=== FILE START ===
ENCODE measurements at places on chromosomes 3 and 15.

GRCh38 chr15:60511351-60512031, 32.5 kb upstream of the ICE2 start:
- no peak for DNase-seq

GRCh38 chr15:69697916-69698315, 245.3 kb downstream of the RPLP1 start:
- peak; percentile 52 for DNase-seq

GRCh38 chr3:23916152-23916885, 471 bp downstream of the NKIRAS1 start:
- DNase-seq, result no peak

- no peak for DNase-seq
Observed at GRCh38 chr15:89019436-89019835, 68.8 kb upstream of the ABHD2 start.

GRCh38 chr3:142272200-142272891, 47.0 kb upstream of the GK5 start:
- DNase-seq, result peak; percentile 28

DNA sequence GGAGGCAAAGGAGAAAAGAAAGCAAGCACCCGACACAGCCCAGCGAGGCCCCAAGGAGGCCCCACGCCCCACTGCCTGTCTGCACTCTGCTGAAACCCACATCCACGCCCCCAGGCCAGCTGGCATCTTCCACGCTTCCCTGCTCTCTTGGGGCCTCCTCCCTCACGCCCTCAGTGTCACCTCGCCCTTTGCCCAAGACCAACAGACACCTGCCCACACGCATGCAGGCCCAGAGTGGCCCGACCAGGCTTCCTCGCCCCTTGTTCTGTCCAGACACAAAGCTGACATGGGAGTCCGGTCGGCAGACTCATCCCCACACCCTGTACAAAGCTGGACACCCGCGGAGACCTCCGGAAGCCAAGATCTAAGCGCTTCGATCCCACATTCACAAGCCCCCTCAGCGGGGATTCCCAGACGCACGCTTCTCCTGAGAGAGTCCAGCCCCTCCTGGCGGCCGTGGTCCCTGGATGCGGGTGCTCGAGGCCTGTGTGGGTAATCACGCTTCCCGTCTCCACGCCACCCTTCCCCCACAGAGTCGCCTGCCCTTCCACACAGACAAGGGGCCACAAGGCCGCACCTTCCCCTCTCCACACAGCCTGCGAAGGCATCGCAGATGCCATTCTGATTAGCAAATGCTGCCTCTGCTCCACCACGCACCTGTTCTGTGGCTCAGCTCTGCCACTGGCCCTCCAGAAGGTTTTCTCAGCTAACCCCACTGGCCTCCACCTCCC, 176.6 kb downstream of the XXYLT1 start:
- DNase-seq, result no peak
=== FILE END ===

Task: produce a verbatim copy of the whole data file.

ENCODE measurements at places on chromosomes 3 and 15.

GRCh38 chr15:60511351-60512031, 32.5 kb upstream of the ICE2 start:
- no peak for DNase-seq

GRCh38 chr15:69697916-69698315, 245.3 kb downstream of the RPLP1 start:
- peak; percentile 52 for DNase-seq

GRCh38 chr3:23916152-23916885, 471 bp downstream of the NKIRAS1 start:
- DNase-seq, result no peak

- no peak for DNase-seq
Observed at GRCh38 chr15:89019436-89019835, 68.8 kb upstream of the ABHD2 start.

GRCh38 chr3:142272200-142272891, 47.0 kb upstream of the GK5 start:
- DNase-seq, result peak; percentile 28

DNA sequence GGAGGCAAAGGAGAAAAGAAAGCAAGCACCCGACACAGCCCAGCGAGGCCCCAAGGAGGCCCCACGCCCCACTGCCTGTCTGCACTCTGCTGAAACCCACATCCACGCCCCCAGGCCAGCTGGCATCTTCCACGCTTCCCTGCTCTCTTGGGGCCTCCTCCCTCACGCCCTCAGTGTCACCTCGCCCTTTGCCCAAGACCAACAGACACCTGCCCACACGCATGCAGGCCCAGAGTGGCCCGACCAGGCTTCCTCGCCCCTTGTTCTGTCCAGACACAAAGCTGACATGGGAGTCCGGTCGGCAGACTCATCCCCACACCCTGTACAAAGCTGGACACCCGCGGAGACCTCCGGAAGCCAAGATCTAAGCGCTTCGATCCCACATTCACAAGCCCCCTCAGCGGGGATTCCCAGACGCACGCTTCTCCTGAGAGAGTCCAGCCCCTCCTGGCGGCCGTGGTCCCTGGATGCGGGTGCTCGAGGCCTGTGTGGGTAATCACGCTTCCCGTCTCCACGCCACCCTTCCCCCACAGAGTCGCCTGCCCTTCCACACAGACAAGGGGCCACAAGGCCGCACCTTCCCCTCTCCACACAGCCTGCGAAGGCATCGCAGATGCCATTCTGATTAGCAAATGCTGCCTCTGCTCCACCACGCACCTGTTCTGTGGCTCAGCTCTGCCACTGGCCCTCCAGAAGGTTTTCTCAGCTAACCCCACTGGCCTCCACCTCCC, 176.6 kb downstream of the XXYLT1 start:
- DNase-seq, result no peak